To quote from Dorothy Clegg's 1953 book The Listening Eye,[12] "When you are deaf you live inside a well-corked glass bottle. You see the entrancing outside world, but it does not reach you. After learning to lip read, you are still inside the bottle, but the cork has come out and the outside world slowly but surely comes in to you." This view—that speechreading, though difficult, can be successful—is relatively controversial within the deaf world; for an incomplete history of this debate, see manualism and oralism.

When talking with a deaf person who uses speechreading, exaggerated mouthing of words is not considered to be helpful and may in fact obscure useful clues. However, it is possible to learn to emphasize useful clues; this is known as "lip speaking".

Speechreading may be combined with cued speech—movements of the hands that visually represent otherwise invisible details of pronunciation. One of the arguments in favor of the use of cued speech is that it helps develop lip-reading skills that may be useful even when cues are absent, i.e., when communicating with non-deaf, non-hard of hearing people.

Cued speech helps to relieve speechreading ambiguities; ultimately a combined practice of lipreading and use of cued speech brings greater clarity and accuracy to understanding spoken sentences. Dr. R.Orin Cornett was the inventor of cued speech; before his passing in 2002 he is known for his work at Gallaudet University in Washington DC. During his research he did a study with 18 profoundly deaf children to test their understanding of language with different ways to improve clarity of sentences ( i.e. cued speech, lipreading, cued speech and lipreading etc.).[13] These children had at least four years of cued speech instruction. His research showed that the clarity of language can be improved by up to 95% with the combination of lipreading and cued speech for those who are deaf. Just the same, a person who was listening, lipreading and was exposed to cued speech had increased understanding of the sentences. This is a significant increase compared to the 30% of words understood solely by lipreading. Thus, in order to augment one's understanding of sentences spoken, if one is deaf, one needs to rely on lipreading and cued speech; the combination of both will bring greater clarity of language.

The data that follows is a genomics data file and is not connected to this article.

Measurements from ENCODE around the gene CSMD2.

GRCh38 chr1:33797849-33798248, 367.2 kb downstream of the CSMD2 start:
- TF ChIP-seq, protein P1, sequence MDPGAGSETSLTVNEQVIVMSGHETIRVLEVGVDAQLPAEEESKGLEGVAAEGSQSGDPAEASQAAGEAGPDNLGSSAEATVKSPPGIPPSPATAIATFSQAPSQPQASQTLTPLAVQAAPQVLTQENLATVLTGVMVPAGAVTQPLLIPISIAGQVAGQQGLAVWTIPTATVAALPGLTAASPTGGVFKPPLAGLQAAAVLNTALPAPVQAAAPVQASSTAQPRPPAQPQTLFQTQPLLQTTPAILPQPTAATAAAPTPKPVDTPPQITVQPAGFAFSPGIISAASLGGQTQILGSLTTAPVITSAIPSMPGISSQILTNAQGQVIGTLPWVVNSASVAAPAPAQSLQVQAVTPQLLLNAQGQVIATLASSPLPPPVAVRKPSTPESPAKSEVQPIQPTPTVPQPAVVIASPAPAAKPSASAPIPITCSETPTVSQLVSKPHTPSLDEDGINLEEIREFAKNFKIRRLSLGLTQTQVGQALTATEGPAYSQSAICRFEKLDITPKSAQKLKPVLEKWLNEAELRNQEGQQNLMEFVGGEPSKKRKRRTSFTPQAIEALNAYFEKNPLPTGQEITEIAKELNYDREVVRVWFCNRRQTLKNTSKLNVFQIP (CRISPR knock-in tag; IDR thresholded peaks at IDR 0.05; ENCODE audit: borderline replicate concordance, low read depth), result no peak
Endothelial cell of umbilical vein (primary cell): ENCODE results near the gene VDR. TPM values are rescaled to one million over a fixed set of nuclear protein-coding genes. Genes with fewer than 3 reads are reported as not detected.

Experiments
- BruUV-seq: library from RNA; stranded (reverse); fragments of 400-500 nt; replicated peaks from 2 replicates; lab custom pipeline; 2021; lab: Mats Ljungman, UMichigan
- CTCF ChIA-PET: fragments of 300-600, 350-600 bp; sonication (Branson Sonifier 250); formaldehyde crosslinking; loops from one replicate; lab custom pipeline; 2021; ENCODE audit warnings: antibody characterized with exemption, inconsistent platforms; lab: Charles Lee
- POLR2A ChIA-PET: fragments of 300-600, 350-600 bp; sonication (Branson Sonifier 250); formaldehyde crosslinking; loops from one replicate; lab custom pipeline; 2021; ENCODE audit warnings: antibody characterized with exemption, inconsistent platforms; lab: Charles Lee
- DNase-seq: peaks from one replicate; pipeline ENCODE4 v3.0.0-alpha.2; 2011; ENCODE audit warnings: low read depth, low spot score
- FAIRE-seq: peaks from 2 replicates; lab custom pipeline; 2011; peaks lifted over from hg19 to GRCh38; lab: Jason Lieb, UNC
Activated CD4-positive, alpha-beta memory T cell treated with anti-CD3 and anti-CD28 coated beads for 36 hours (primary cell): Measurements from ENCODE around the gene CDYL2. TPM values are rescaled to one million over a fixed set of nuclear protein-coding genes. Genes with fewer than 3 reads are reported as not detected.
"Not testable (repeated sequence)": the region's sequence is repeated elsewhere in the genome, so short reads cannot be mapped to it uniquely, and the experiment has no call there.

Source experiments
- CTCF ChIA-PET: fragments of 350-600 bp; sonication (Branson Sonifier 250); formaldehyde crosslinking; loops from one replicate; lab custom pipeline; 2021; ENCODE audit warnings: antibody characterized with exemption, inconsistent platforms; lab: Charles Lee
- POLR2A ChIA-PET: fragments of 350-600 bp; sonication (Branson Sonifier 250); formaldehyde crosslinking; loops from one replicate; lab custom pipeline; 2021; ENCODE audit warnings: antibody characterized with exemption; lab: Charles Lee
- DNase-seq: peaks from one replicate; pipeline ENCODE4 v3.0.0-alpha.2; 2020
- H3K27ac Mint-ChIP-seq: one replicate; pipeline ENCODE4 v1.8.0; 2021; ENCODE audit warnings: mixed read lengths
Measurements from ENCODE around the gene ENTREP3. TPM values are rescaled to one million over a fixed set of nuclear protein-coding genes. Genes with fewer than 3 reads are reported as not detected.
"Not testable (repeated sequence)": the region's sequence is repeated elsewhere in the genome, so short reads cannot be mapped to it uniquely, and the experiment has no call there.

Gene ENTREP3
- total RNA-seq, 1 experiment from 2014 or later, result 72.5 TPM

See also[edit]

References[edit]

Notes[edit]

  1. ^ Lewkowicz, David J., and Amy M. Hansen-Tift. "Infants deploy selective attention to the mouth of a talking face when learning speech." Proceedings of the National Academy of Sciences of the United States of America. (2011): n. page. Web. 17 Sep. 2013. <http://www.pnas.org/content/early/2012/01/13/1114783109.full.pdf html>.
  2. ^ "Read my lips - Advances in speechreading research with deaf children". ESRC Deafness Cognition and Language Research Centre. 
  3. ^ Calvert, Gemma A.; Edward T. Bullmore; Michael J. Brammer; Ruth Campbell; Steven C. R. Williams; Philip K. McGuire; Peter W. R. Woodruff; Susan D. Iversen; Anthony S. David (25 April 1997). "Activation of Auditory Cortex During Silent Lipreading". Science 276 (5312): 593–596. doi:10.1126/science.276.5312.593. Retrieved 23 September 2013. 
  4. ^ Kisor, Henry (2010), What's That Pig Outdoors?: A Memoir of Deafness, University of Illinois Press 
  5. ^ "e-Michigan Deaf and Hard of Hearing". Speechreading. Retrieved 18 September 2013. 
  6. ^ Bergeson, TR; Pisoni, DB; Reese, L; Kirk, KI (2003). "Audiovisual Speech Perception in Adult Cochlear Implant Users: Effects of Sudden vs. Progressive Hearing Loss". Daytona Beach, Florida: MidWinter Meeting of the Association for Research in Otolaryngology. 
  7. ^ "Babies Learn To Talk By Reading Lips, New Research Suggests". The Huffington Post. January 16, 2012. 
  8. ^ Meltzoff, AN; Moore, MK (June 1983). "Newborn infants imitate adult facial gestures". Child Development 54 (3): 702–709. JSTOR 1130058. 
  9. ^ Spelke, Elizabeth (October 1976). "Infants' intermodal perception of events". Cognitive Psychology 8 (4): 553–560. doi:10.1016/0010-0285(76)90018-9. 
  10. ^ http://www.nbcnews.com/health/babies-learn-speak-lip-reading-could-offer-autism-clues-1C6436520
  11. ^ "Lipreading". Hearing Link. 
  12. ^ Clegg, Dorothy (1953), The Listening Eye: A Simple Introduction to the Art of Lip-reading, Methuen & Company 
  13. ^ http://www.cuedspeech.org.uk/cued-speech-history